Republicans were similarly hopeful about the GOP ground game in 2006, but that didn’t pan out. I don’t know if Dems can overcome their midterm dropoff problem or not, but they are investing $60 million to find out.

* OBAMA APPROVAL SINKS AGAIN: A new NBC/WSJ poll finds Obama’s approval is down to 40 percent, a new low in NBC polling. This matters because it suggests his aggregate approval is probably in the low 40s, rather than the mid-40s, as it had appeared to be for some time. Indeed the polling average now has it at 43.2 percent — a big drag for Dems in the midterms.

* BUT REPUBLICANS FARE WORSE: The NBC poll also finds that 19 percent of Americans view the GOP favorably, and the generic ballot matchup is roughly tied, at 43 for Republicans and 42 percent for Democrats. That’s trouble for Dems, because they already face a steep midterm voter dropoff problem. But it’s not as bad as it was at this point in the cycle in 2010, when Republicans led by six points.

* ECONOMIC OPTIMISM IS ON THE RISE: One last key nugget from the new NBC poll: Fifty percent of Americans believe the economy is improving, versus 47 percent who think it is not. That’s a turnaround from December, when a majority said the economy is not improving. If the recovery does accelerate, and public sentiment continues to improve, it could help mitigate the bad political environment for Dems caused by Obama’s struggles.

* MITCH McCONNELL IN FIGHT OF HIS LIFE: Alexandra Jaffe details that Mitch McConnell is facing the toughest political race of his career, including this glimpse into how the McConnell camp is emphasizing his influence in the Senate to offset his “not my job” to create jobs gaffe:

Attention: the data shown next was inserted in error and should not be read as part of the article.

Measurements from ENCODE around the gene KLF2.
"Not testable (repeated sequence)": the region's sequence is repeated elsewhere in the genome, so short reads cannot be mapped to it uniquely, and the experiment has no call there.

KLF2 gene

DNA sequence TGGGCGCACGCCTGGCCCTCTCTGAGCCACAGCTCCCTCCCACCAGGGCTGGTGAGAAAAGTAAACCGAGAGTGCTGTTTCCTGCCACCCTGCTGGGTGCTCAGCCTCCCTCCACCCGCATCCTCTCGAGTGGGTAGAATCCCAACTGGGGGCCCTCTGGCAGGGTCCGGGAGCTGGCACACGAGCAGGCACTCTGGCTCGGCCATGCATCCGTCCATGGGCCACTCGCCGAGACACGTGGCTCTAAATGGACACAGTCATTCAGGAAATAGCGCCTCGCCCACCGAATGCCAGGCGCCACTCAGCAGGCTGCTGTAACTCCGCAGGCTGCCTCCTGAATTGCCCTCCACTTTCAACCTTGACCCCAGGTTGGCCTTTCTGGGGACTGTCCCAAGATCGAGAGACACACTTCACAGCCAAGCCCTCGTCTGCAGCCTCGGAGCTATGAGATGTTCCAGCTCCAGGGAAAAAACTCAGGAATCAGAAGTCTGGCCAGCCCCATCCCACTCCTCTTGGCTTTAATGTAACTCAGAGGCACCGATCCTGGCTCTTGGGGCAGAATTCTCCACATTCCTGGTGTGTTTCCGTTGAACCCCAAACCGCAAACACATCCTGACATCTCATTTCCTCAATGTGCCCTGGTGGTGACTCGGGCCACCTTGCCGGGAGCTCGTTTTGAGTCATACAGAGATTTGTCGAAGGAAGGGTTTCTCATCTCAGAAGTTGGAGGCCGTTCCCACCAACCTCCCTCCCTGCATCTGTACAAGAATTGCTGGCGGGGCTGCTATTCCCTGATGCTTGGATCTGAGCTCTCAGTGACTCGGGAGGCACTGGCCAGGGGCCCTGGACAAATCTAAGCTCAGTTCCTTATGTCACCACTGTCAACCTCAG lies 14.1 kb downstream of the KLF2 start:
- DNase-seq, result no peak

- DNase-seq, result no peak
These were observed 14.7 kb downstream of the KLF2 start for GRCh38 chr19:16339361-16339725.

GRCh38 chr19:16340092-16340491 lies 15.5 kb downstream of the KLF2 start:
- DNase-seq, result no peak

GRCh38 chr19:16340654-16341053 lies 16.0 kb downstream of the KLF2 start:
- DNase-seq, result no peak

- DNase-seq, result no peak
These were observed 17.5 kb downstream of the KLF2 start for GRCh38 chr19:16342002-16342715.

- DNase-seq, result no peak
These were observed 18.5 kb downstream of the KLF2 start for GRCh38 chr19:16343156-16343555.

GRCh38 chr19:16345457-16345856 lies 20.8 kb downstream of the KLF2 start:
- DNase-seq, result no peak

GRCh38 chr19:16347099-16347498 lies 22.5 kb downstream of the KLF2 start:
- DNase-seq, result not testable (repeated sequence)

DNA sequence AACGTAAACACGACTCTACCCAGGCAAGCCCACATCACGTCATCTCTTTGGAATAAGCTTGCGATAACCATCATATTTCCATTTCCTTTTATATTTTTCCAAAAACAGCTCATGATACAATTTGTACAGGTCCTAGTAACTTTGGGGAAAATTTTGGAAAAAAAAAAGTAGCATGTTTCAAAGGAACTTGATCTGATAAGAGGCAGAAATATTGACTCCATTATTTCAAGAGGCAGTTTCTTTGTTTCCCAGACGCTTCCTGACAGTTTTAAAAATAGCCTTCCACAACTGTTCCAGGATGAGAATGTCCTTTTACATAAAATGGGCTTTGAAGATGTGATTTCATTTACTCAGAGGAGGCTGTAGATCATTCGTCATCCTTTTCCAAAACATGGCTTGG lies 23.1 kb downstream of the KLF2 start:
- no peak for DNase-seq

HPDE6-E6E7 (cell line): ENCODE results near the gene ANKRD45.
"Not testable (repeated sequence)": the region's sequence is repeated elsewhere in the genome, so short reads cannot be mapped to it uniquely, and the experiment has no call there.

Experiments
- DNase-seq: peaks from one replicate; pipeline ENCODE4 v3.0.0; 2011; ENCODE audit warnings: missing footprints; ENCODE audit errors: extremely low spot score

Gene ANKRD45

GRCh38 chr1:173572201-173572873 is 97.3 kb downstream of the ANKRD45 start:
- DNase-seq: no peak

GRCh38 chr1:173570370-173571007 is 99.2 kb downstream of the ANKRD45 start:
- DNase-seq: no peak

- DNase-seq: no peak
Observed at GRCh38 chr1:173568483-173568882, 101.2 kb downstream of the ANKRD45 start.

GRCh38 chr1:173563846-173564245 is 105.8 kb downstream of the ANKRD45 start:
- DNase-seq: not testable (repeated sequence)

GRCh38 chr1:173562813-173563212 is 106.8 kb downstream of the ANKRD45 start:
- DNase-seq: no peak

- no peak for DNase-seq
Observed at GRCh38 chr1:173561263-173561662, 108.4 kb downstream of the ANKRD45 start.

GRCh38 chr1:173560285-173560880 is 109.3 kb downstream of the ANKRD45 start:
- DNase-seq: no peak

The focus from McConnell’s campaign on the GOP leader’s influence is also an attempt to mitigate some of the damage it privately admits has been done by Grimes hammering McConnell on job creation. It acknowledges his comments, as quoted by a local paper, that economic development in the state is “not my job” have been a thorn in the senator’s side.

Also see Shane Goldmacher on how neither side wants this race to be about Alison Lundergan Grimes, with McConnell wanting it to be All About Obummer.

* OBAMA ADMINISTRATION GRAPPLES WITH DEPORTATIONS: Justin Sink has a good summary of the legal options open to Obama with respect to executive action on deportations. They range from the relatively modest (deprioritizing the removals of those with minor criminal offenses) to the more ambitious (expand the deferred deportation program to protect parents of DREAMers and U.S. citizen children).

Even though we don’t know what Obama will do or what sort of legal justification he’ll offer for it, some on the right have preemptively decided that the coming move will inevitably hasten the republic’s slide into darkness.


By broadcasting such unforgiving views on immigration, Republicans have mobilized a potentially huge opposition force. No one has more at stake than the young people in school and the military who, under GOP policies, would be unable to renew their residency permits and would have to return to the shadows. Beyond that, the GOP risks energizing the 62 percent of Latinos who have an undocumented friend, relative or co-worker in the country. The issue is personal to them, and they follow it closely on Spanish-language media, where it is covered, as former Obama strategist David Plouffe put it Monday at a Politico Playbook event, “as intensively as the Super Bowl is on ESPN.”

The point that Latinos follow the Congressional debate incredibly closely is key. I would only add that Republicans have locked themselves into a position to the right of Mitt Romney’s 2012 “self deportation” stance.

What else?